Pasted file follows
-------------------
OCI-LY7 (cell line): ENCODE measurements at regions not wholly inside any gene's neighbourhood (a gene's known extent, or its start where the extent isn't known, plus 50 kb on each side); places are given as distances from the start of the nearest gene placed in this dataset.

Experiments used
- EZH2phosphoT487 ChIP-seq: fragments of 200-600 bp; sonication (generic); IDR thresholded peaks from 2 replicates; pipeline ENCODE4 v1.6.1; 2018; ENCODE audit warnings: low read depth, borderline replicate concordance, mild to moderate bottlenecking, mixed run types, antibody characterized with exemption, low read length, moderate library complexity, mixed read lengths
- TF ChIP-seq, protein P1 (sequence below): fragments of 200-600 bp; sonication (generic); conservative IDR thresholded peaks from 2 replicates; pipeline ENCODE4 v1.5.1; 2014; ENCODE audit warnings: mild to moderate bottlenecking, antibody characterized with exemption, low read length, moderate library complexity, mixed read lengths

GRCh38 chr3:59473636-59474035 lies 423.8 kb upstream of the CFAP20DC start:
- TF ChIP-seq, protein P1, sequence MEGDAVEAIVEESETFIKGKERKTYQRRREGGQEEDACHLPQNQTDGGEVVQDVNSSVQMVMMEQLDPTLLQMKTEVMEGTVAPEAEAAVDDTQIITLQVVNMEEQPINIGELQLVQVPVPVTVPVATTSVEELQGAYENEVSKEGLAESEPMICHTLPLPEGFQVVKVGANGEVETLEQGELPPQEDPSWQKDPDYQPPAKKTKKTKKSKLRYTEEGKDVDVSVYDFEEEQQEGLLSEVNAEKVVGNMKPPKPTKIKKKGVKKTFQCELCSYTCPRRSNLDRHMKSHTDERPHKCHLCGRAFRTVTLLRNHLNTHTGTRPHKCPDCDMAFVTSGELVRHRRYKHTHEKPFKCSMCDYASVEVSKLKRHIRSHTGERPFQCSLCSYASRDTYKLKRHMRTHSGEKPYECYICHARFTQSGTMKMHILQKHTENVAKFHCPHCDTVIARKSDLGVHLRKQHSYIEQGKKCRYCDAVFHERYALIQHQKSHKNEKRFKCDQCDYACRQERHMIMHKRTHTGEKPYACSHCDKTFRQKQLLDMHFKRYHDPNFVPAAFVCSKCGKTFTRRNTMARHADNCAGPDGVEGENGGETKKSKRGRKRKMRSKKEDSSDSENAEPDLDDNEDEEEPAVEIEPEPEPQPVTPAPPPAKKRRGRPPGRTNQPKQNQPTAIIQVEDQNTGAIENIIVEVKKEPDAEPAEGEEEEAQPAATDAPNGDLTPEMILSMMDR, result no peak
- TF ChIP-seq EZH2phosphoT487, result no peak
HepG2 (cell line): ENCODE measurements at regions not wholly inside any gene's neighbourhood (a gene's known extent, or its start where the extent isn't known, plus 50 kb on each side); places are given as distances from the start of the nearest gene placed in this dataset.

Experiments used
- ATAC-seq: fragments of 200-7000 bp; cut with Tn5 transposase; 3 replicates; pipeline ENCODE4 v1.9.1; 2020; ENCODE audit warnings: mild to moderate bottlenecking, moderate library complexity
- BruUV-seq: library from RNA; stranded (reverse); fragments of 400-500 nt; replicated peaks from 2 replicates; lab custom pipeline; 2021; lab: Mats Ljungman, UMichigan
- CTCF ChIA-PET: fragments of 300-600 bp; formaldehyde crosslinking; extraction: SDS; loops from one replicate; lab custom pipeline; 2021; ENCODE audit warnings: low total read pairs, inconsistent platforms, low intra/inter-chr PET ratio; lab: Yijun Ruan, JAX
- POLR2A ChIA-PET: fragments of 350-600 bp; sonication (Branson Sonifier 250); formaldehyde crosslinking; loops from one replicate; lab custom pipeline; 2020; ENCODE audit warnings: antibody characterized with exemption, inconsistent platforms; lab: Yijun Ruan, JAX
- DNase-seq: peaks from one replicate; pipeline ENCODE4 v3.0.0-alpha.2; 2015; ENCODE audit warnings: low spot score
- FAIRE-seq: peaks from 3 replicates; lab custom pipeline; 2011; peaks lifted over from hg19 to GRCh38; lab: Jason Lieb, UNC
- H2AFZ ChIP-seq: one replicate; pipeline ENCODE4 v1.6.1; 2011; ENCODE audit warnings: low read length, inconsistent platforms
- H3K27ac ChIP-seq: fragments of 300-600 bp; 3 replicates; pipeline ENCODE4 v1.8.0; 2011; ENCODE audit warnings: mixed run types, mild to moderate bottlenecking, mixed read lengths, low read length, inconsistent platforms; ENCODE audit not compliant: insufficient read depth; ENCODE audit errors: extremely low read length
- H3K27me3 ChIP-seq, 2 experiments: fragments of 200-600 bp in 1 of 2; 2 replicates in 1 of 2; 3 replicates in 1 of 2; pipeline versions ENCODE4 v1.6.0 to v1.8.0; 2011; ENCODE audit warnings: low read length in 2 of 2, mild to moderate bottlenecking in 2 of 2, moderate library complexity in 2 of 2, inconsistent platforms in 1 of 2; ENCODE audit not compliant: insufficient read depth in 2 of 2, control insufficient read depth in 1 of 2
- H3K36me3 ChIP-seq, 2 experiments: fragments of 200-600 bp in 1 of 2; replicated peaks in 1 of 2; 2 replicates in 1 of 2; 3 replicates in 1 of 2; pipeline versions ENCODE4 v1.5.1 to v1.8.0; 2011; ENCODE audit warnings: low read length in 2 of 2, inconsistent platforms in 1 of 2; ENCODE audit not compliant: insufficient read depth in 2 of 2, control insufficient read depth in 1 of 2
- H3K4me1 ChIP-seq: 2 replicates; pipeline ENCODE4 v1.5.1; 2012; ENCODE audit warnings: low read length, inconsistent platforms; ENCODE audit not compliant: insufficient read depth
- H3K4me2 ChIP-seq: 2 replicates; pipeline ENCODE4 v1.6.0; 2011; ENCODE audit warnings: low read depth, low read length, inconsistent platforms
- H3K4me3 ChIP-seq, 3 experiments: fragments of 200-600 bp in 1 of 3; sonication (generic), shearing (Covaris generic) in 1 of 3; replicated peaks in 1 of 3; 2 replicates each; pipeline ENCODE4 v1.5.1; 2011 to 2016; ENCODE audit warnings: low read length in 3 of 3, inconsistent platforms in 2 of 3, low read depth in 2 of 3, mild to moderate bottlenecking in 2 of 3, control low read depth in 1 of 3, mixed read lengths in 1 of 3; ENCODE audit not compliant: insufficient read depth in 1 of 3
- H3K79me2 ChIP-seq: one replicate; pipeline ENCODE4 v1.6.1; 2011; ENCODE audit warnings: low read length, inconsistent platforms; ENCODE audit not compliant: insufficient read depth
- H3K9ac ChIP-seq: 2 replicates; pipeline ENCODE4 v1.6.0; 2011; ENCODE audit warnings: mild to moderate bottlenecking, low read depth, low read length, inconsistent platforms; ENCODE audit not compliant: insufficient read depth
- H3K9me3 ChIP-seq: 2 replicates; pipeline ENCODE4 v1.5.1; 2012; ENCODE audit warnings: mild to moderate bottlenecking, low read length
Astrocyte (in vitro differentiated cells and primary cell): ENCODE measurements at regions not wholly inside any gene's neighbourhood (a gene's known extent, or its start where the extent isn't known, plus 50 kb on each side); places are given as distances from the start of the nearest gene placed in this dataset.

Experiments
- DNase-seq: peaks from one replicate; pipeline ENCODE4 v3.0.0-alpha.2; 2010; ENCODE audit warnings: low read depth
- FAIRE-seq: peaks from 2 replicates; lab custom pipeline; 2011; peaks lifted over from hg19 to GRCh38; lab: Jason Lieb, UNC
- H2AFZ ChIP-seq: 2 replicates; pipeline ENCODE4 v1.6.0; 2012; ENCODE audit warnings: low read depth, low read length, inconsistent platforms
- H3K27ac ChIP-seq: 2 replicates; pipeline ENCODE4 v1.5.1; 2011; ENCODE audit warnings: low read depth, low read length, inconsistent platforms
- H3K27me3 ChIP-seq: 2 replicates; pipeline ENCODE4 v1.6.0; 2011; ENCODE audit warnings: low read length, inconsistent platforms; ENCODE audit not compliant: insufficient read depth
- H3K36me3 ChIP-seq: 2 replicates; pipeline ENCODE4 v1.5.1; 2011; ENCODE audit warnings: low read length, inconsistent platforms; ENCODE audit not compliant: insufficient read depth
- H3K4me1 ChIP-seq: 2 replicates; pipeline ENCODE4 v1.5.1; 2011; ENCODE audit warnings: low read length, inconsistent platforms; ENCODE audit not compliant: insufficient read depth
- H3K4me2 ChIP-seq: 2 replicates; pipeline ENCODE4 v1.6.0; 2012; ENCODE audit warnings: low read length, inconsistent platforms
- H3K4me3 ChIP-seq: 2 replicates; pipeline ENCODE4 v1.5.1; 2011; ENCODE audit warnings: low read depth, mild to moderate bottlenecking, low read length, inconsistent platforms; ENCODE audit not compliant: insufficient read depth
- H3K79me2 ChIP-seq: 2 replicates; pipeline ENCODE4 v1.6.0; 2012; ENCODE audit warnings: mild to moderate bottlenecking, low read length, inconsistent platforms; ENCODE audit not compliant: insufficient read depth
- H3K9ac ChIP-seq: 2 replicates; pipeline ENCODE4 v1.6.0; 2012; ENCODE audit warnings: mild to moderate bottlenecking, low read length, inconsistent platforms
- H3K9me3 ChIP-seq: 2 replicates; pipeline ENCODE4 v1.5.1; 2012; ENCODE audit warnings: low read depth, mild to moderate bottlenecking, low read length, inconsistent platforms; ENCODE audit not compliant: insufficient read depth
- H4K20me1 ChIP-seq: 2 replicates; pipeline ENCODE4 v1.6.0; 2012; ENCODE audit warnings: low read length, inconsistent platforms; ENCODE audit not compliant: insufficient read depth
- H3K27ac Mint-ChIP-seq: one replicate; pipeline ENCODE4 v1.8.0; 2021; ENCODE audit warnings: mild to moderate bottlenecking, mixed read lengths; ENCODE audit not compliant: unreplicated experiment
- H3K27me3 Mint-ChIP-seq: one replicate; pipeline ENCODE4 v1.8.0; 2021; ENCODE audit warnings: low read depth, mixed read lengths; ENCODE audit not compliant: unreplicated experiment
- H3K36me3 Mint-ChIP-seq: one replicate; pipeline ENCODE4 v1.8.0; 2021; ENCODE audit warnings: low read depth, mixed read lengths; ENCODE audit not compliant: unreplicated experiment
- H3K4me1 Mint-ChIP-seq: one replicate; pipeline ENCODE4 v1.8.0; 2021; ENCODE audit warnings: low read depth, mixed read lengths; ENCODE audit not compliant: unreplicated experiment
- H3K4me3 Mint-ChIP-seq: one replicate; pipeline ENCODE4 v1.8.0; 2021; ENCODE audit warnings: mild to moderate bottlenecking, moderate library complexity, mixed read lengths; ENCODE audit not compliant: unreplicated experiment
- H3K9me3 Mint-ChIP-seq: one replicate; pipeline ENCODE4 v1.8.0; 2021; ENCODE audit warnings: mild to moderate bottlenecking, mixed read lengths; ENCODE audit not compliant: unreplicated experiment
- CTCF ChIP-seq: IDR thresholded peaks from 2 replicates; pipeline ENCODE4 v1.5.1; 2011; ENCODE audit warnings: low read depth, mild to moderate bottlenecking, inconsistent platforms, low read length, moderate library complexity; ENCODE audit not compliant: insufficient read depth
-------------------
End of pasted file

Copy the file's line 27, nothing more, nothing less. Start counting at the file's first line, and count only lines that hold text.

Experiments